Inside my brain while building an Address Book

Posted by on May 29, 2015 in Programming, Web Development | 0 comments

I’ve been struggling a bit with the Building an Address Book module on Code Academy so I’ve decided to try out a technique I’ve seen a number of code newbies and teachers recommend: writing it out.

 

The basics of the module are simple enough. Write code that will allow you to create objects “contacts”. These “contact” objects should store names and contact information for each person in your address book. Then write code that will allow you to recall the information from inside the objects.

Step one was creating an object named mary which contains an array of her information. That was easy enough though the first time I ran through the activity I created her in the var mary = new Object() syntax. The original object already there “bob” was created as an array from the start so var bob = {*info here*}; which meant slight differences between the two. I am wondering now if perhaps that was part of why I was having a hard time with the exercise? The differences between the two meant mary was accessed a bit differently than bob? I’m not sure but as I’m running through the activity again I’ve created mary in the same way bob was created so we’ll see how it all plays out.

Next up I’ve created a function to access the information inside the person objects which for now only displays the first and last name as contained within the object being called. And this brings us to where I got stuck.

The next step is to create a loop that displays all of the contacts. In order to end the loop, we’ll need a variable that stores the length of the contact list: contactsLength, to get this we’ll access the length using .length appended to our contacts array contacts.length

 

We’ll also need the for loop, which is where I ran into trouble. I need an initialization, an end point and an action to loop and print all the contacts until the end of the list. We’ve created a variable list which equals the total length of the contacts list so perhaps my initializations should be i = 0 and my end point should be i < list Lets try that and see. Ok, I’ve tried that and got an error indicating that I need to call the list function? So I added the call: list(); but I’m still getting the error. I’m not sure why though because all that the function does is define the variable. Unless the for loop is supposed to go in the function?? Lets try that.

OK, I’ve tried that and I’m still getting the error so now I’m going to take a look at the code academy forums to see if there’s anything I’ve missed. Ah, I see, It looks like because the for loop is now inside the list function I need to redo my end point parameter so instead of being i < list it would be i < contactsLength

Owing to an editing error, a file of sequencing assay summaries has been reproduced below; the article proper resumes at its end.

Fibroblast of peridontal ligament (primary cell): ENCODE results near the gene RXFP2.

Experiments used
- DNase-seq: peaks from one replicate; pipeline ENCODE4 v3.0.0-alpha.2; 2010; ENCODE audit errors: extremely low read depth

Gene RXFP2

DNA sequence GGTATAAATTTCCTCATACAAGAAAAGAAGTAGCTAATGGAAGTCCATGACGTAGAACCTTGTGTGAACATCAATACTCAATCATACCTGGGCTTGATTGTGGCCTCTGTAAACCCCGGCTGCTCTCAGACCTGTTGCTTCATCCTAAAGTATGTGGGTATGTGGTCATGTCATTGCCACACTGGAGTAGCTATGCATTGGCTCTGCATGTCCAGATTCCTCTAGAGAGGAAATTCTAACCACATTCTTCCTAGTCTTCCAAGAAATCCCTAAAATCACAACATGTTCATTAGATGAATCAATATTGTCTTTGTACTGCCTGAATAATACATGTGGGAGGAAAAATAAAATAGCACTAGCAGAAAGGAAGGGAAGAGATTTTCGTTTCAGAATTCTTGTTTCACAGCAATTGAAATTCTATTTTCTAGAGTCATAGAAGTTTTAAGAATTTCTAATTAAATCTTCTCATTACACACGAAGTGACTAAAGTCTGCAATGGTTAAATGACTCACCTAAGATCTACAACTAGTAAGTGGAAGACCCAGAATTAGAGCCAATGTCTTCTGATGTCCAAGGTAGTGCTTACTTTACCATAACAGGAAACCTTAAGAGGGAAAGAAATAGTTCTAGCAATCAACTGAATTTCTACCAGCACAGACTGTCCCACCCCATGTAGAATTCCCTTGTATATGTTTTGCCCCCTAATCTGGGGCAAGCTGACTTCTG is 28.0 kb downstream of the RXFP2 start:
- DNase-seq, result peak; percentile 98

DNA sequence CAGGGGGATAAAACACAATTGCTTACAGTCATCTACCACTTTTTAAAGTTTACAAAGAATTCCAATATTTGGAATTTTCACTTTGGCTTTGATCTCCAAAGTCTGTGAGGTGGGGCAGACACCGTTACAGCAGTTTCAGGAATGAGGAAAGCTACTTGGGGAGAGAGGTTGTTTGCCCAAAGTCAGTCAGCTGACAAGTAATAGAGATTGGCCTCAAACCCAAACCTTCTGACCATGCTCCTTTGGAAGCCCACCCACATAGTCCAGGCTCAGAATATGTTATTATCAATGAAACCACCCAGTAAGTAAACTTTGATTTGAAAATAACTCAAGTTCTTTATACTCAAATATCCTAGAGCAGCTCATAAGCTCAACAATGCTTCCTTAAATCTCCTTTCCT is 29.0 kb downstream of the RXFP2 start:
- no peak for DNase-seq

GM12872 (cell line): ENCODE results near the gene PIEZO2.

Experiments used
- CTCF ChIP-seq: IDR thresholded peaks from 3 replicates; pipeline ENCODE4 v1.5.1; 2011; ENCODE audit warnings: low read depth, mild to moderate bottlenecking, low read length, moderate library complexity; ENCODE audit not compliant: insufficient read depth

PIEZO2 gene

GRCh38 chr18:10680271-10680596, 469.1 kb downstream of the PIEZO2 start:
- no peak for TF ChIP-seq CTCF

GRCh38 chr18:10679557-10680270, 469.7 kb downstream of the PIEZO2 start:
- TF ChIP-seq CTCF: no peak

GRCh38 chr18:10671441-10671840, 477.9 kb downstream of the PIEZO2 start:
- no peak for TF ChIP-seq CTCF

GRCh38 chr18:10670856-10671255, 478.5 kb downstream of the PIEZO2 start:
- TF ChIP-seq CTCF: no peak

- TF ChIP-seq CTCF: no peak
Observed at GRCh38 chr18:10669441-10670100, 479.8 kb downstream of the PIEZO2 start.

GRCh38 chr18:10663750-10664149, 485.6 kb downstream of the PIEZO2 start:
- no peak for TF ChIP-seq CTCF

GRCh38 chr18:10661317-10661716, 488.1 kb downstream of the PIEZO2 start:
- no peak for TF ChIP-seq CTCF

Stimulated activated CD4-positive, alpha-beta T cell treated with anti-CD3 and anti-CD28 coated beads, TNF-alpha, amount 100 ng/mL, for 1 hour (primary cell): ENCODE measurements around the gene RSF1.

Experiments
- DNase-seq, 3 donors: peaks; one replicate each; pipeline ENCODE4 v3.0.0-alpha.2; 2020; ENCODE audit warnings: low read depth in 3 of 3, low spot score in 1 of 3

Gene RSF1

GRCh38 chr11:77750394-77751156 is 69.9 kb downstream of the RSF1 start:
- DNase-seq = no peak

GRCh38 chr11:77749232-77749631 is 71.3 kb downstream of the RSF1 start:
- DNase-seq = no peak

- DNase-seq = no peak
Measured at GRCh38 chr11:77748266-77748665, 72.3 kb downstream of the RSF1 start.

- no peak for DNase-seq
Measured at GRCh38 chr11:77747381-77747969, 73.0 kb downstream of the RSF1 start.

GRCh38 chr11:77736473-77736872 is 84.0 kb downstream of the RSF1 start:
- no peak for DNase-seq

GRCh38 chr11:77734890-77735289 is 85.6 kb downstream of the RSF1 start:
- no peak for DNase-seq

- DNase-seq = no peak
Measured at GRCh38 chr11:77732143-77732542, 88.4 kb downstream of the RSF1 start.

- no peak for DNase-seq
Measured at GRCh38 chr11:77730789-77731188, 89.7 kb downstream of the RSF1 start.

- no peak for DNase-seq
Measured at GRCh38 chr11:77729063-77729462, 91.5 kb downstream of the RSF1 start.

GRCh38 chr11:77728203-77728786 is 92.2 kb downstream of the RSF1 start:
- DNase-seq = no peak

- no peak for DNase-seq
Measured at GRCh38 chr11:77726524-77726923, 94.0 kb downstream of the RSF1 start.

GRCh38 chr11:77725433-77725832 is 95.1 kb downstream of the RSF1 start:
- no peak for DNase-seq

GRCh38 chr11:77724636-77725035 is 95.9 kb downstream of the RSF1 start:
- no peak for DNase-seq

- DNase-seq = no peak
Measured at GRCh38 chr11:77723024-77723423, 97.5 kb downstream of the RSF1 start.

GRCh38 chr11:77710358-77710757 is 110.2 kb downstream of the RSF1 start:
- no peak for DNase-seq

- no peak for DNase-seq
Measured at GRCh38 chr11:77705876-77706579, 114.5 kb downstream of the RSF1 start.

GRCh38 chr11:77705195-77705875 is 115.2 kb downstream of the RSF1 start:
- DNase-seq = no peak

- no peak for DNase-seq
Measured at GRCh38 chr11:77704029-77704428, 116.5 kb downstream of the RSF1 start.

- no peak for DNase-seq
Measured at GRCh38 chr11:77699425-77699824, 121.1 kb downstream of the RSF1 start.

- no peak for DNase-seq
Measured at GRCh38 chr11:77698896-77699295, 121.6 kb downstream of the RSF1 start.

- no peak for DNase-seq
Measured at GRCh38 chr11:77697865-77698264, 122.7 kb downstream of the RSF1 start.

Ok, I’ve switched that but I’m still getting the did you call the function error, however I also got undefined printed in the console this time so that seems to be a step in the right direction. I reviewed my code and noticed that in my for loop I was calling printPerson[i]; and I suspect it should actually be printPerson(i); so I switched that and I still get the call list(); error but now it prints: undefined

undefined undefined

to the console. Ah, in reviewing the forums a bit more I see what I did. I used console.log(printPerson[i]) and console.log(printPerson(i)) but including console.log in

both actually make them redundant because printPerson already includes a console.log command. I should have used printPerson(contacts[i]);

I figured this out by commenting out my code and pasting in a sample code from the forums which the poster indicated worked for them. Then I compared my code to theirs line by line. As soon as I got to that line and saw printPerson(contacts[i]); I realized my error. I also realized I was right the first time in using brackets instead of parentheses. I deleted the copied code and updated my code to fix the error. Hurray! It works now!

 

The next section is to write code that will allow us to find a specific person in our list using linear search. This requires another function containing a for loop with the same parameters as the previous but instead of printing all we create an if statement to limit to only print if the parameter passed when calling the function is the same as the contacts lastName piece. We do this by access the contacts last name with the dot method: contacts[i].lastName

The final section was to write a function which allowed you to add a new contact which took the parameters of the contact entries: firstName, lastName, email, & phoneNumber. This was actually probably the easiest part. The directions seemed to be the most straightforward of this project so I just followed along and everything worked on the first try. I did notice that they listed the parameters in a different order than the prior entries had them in so I was a bit worried about that but I did them in the order listed in the instructions and it worked just fine. I’m thinking because the name stays the same regardless of what order they are added in.

 

Anyway, that was a peek into how I worked through the build an address book lesson on Code Academy. I really enjoyed writing my thought process out, it definitely seemed to help so you’ll probably see more entries like this in the future.

 

p.s.- feel free to check out my code academy profile here.